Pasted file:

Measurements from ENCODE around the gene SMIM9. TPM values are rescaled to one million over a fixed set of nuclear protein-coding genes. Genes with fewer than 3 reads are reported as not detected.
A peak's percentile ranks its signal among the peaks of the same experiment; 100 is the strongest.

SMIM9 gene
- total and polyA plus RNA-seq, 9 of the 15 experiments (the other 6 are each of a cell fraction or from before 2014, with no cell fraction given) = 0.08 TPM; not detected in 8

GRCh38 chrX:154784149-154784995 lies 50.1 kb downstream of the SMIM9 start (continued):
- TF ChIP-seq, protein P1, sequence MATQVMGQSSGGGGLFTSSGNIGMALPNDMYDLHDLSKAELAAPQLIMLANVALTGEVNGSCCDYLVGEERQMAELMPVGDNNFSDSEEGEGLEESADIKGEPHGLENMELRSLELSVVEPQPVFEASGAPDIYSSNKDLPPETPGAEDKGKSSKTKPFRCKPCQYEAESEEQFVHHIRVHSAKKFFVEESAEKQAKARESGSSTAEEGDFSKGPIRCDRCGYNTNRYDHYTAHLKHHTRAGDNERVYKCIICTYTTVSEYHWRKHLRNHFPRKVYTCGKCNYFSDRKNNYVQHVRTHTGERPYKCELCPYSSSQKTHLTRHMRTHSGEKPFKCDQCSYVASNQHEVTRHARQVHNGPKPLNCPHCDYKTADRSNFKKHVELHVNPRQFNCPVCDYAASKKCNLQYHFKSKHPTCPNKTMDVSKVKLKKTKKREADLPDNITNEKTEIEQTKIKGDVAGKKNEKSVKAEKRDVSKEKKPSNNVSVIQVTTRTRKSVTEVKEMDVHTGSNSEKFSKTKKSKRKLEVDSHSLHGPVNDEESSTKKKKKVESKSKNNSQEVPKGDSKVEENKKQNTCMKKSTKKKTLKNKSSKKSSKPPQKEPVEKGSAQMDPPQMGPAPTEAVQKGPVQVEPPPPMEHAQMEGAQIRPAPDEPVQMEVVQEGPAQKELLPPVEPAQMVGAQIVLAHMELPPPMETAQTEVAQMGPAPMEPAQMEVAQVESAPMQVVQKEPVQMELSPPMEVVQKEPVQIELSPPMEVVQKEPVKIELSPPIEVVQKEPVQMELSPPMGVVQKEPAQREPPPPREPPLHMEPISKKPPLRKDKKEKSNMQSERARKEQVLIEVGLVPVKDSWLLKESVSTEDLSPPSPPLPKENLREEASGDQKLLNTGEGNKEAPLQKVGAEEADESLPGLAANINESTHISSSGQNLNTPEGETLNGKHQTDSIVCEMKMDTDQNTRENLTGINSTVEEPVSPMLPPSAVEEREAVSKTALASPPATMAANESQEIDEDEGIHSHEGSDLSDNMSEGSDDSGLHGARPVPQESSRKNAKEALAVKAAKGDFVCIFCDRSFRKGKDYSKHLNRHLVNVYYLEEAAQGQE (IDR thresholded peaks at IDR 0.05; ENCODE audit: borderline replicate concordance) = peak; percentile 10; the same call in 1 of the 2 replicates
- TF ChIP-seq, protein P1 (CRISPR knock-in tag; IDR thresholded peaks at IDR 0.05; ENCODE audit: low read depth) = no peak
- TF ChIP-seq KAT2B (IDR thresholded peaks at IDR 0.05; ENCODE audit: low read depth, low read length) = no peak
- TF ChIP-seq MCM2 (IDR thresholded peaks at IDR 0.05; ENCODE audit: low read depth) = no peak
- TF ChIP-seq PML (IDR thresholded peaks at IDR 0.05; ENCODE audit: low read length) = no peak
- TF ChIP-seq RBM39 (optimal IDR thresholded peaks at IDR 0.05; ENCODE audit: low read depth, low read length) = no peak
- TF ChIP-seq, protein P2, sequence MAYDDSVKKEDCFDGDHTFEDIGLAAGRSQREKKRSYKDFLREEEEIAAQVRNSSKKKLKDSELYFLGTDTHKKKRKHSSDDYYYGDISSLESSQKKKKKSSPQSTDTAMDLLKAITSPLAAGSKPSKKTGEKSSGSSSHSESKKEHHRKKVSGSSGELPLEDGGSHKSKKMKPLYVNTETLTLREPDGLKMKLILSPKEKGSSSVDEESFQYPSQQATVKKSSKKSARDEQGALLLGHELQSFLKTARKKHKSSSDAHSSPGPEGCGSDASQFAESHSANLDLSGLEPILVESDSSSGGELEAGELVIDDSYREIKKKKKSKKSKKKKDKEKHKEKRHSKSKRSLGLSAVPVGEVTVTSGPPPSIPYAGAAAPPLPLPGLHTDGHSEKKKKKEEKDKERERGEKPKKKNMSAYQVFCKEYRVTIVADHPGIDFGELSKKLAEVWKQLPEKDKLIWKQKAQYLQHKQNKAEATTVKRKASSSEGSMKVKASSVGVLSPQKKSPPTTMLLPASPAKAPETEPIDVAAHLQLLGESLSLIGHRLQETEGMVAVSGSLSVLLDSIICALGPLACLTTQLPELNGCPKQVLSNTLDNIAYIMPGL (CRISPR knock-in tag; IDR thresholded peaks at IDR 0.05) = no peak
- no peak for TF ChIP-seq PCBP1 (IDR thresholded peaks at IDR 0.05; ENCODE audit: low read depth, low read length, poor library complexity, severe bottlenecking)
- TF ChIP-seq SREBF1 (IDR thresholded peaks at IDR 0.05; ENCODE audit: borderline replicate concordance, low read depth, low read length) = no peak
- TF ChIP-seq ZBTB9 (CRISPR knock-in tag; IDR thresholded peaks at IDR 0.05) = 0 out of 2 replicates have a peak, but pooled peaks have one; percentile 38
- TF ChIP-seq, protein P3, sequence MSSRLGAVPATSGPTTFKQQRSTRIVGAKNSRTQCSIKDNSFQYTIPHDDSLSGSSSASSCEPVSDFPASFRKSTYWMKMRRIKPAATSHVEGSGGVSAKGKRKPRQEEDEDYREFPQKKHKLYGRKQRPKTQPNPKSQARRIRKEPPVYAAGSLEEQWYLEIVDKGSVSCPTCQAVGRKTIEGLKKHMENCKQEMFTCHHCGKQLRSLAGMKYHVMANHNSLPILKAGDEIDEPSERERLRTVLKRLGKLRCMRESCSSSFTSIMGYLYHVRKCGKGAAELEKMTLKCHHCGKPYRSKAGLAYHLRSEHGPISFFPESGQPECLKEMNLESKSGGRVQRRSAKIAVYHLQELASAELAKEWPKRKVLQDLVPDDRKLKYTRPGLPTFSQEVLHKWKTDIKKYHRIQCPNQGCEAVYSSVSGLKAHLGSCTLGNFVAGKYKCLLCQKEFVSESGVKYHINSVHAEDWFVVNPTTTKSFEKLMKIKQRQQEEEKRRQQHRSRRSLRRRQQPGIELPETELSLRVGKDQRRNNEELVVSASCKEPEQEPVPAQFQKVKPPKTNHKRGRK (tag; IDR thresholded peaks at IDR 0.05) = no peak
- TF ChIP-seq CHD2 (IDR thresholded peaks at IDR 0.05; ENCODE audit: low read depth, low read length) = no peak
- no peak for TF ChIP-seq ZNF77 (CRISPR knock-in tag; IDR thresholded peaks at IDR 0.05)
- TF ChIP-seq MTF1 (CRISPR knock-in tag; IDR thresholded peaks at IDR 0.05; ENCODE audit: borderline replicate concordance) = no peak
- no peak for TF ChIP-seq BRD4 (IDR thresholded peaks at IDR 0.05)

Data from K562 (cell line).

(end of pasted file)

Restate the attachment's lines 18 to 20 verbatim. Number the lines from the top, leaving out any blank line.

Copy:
- no peak for TF ChIP-seq ZNF77 (CRISPR knock-in tag; IDR thresholded peaks at IDR 0.05)
- TF ChIP-seq MTF1 (CRISPR knock-in tag; IDR thresholded peaks at IDR 0.05; ENCODE audit: borderline replicate concordance) = no peak
- no peak for TF ChIP-seq BRD4 (IDR thresholded peaks at IDR 0.05)